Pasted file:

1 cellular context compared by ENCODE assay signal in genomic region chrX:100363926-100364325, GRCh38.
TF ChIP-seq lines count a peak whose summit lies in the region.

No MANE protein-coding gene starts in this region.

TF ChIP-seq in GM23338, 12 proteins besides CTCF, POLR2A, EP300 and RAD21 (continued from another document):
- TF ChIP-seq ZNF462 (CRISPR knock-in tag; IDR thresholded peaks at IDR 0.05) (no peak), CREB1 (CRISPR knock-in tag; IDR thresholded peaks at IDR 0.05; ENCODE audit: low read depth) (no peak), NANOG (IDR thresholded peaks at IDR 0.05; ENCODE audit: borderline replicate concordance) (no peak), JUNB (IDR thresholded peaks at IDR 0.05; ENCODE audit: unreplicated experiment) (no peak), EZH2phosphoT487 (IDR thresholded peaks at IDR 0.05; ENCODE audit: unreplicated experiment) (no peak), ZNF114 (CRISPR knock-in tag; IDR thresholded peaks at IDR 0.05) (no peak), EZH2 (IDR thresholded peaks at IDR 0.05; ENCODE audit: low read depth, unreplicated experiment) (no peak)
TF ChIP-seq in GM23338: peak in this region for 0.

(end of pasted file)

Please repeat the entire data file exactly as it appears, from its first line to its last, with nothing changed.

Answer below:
1 cellular context compared by ENCODE assay signal in genomic region chrX:100363926-100364325, GRCh38.
TF ChIP-seq lines count a peak whose summit lies in the region.

No MANE protein-coding gene starts in this region.

TF ChIP-seq in GM23338, 12 proteins besides CTCF, POLR2A, EP300 and RAD21 (continued from another document):
- TF ChIP-seq ZNF462 (CRISPR knock-in tag; IDR thresholded peaks at IDR 0.05) (no peak), CREB1 (CRISPR knock-in tag; IDR thresholded peaks at IDR 0.05; ENCODE audit: low read depth) (no peak), NANOG (IDR thresholded peaks at IDR 0.05; ENCODE audit: borderline replicate concordance) (no peak), JUNB (IDR thresholded peaks at IDR 0.05; ENCODE audit: unreplicated experiment) (no peak), EZH2phosphoT487 (IDR thresholded peaks at IDR 0.05; ENCODE audit: unreplicated experiment) (no peak), ZNF114 (CRISPR knock-in tag; IDR thresholded peaks at IDR 0.05) (no peak), EZH2 (IDR thresholded peaks at IDR 0.05; ENCODE audit: low read depth, unreplicated experiment) (no peak)
TF ChIP-seq in GM23338: peak in this region for 0.